Remember that an access point has only one radio (per band) to share with the clients connected to it, so if three devices in the household try to stream, then they are all competing for access to the radio, introducing latency (as they wait their turn) and getting at best a third of the radios total bandwidth capacity.
And signal strength alone is not an indicator of good quality, as passing through extenders can add significant lag and cuts the radio speed in half since they typically use one radio to both talk to the master router, and to talk to the client device.
So Wifi, while convenient, is a very poor choice if what matters is good speed and quality. Many people lose whatever quality improvements are made in the above elements with borderline WiFi.
As you see, there are many elements in the chain between your devices and the source service that can have a significant impact on your Internet experience, with biggest being the ones in your home (WiFi and Routers) followed by your link to your ISP. So the good news is that improving your Internet Quality and ‘speed’ is under your control or influence (you can call the ISP and insist they fix a bad line).
Low latency is how to get quicker, better Internet
Most people think that their Internet line speed should be as high as possible so things load faster and work better. But that’s like thinking that if I have a car that can do 200MPH, I can cross Atlanta metro area three times as fast as a car that only does 65 MPH. The realities of traffic, stoplights, local congestion and many other factors will actually normalize the differences away. And one can even see a case where the slower top-speed vehicle could beat the other if it took a path with fewer lights and delays.
So while top-speed is relevant in some scenarios, in the day to day, having fewer delays is much more beneficial.
It’s the same on the internet, where having low latencies (less delay) can actually lead to a scenario where a 6Mbps DSL line can actually beat a 15Mbps line at loading a web page. Seriously, it can and does. Let’s see how.
Remember that web pages create anywhere from dozens to hundreds of individual requests for information that make up a page. If each one of those has to wait a long time for a response, it doesn’t matter how ‘fast’ that response is downloaded at; the total time to get the page will be much longer. Let’s see an example using a 6Mbps line and a 15Mbps line:
If the 15Mbps line has an average of 250ms of latency and a 5% packet loss rate, then the time to load the evenroute.com home page is 42 seconds.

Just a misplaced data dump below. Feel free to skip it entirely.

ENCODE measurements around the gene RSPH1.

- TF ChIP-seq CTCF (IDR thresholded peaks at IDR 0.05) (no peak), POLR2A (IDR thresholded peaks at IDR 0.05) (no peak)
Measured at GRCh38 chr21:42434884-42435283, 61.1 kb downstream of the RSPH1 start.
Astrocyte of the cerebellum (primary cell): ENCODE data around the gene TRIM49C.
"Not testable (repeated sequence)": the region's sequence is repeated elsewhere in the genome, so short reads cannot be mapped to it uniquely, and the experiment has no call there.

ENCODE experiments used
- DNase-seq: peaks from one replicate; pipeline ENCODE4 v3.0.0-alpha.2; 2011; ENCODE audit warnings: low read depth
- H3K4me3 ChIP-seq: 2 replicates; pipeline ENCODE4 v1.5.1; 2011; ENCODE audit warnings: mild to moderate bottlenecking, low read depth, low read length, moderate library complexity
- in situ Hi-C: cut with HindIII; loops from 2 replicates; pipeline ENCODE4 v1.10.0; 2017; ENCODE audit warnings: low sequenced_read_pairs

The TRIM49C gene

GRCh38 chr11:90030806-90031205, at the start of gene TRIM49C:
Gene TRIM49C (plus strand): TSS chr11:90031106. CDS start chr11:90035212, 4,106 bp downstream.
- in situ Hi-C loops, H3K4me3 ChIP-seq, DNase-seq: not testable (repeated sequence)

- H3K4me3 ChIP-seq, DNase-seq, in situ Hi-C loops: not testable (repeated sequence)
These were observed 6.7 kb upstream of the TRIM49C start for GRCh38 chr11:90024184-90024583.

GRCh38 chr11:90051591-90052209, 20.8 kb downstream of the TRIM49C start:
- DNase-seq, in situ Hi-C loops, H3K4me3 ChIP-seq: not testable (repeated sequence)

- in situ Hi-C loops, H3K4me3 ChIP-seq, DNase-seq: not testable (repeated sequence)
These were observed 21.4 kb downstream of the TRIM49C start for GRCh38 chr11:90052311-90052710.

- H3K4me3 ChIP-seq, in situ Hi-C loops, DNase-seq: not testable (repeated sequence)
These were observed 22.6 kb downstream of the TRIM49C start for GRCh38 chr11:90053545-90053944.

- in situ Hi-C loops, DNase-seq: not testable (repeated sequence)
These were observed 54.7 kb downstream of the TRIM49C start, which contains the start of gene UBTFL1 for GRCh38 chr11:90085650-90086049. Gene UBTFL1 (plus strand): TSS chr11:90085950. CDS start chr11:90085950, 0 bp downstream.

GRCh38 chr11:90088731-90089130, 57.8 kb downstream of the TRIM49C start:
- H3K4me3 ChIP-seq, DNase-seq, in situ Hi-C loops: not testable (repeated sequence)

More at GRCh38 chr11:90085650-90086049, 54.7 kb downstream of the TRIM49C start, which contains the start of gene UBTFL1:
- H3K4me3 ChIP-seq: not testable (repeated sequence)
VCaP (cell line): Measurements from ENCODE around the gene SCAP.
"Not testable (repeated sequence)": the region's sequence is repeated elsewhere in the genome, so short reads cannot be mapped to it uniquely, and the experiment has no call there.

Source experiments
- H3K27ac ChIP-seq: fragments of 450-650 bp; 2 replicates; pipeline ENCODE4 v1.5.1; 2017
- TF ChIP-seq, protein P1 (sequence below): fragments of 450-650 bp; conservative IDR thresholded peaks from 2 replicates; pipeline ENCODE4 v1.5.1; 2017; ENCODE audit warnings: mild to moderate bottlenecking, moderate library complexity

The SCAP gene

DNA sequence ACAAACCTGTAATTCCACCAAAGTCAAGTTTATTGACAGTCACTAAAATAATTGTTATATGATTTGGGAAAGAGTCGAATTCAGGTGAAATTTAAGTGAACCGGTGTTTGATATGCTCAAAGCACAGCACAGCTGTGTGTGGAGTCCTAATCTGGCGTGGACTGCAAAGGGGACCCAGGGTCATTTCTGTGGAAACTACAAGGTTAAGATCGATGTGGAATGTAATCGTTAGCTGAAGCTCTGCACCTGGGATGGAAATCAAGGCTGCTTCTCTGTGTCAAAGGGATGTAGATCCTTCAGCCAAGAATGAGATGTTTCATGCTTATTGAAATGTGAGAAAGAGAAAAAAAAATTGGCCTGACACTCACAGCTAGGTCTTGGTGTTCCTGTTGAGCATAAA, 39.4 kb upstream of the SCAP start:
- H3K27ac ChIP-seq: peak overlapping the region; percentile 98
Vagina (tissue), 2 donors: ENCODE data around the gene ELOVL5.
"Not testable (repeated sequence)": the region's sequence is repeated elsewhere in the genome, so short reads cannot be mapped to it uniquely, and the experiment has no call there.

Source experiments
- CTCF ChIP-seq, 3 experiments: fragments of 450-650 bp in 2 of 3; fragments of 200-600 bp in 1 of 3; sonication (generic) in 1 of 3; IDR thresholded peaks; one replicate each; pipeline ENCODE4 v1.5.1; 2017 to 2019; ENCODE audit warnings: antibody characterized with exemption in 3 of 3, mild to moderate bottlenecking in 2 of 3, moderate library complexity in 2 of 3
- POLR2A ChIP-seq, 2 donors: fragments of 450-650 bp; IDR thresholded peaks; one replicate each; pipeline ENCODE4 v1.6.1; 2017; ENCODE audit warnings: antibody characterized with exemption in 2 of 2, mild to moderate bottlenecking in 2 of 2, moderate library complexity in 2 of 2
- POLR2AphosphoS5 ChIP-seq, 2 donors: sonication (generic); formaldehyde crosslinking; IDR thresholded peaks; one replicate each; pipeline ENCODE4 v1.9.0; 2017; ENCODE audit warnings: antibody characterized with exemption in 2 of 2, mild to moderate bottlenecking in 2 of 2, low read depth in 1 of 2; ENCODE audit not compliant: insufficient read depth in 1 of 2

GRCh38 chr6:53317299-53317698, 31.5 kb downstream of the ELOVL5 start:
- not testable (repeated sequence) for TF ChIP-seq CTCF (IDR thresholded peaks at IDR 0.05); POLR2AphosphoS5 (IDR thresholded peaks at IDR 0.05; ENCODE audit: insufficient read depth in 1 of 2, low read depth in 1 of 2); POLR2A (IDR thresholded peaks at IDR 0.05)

Compared to a 6Mbps line with 23ms of latency and 3% packet loss, we can load the page in 7.9 seconds, or 5.3 times faster than the 15M line!
And even if both lines had the exact same latency values, the ‘more than twice as fast’ 15Mbps line would load the page only 23% faster. So a true measure of ‘fast’ accounts for a mix of capacity and latency. More capacity alone will not make things go faster if you already have high latency.
And some routers allow horrendous amounts of latency, the example above used a conservative value, in real-life, we’ve observed averages of over 2,000ms (that’s 2 seconds worth), The maxes were in the 6,000 to 8,000 range. That’s more than six seconds lag on a given request!
So the first and most urgent thing to address on any internet connection is the latency, as that has the biggest impact.
As these diagrams illustrate, as latencies increase, page load time increases at a linear rate. However, increasing the download speed results in a non-linear rate of improvement in page load times. So controlling latency is more important than download speed in terms of both measured time and user perception of page loads.
The good news is that with the right router, you can dramatically reduce those latencies down to manageable or even excellent levels. This results in pages that load quickly, smooth streaming and great Skype call quality.
So ‘speed’ of internet interactions are heavily influenced by latency, and the IQrouter is the only router that works round the clock to analyze your line and adapt to it to deliver the lowest possible latencies and therefore highest quality and the quickest possible results at that time.
You can check your line now with our handy IQtest, which will test and grade your line based on the level of latency under load it finds
Note that we are talking about the latencies while the line is loaded (which happens when big pages load or there is other traffic already on the link), many tests report the baseline ‘ping’ latency, and usually this is the ‘idle’ latency of your service. The lower this is the better, but not much under your control can impact that value. However, the latencies under load generated by the bufferbloat are controllable with the right router. So the numbers referenced above are based on average latencies from a bloated line and ISP router.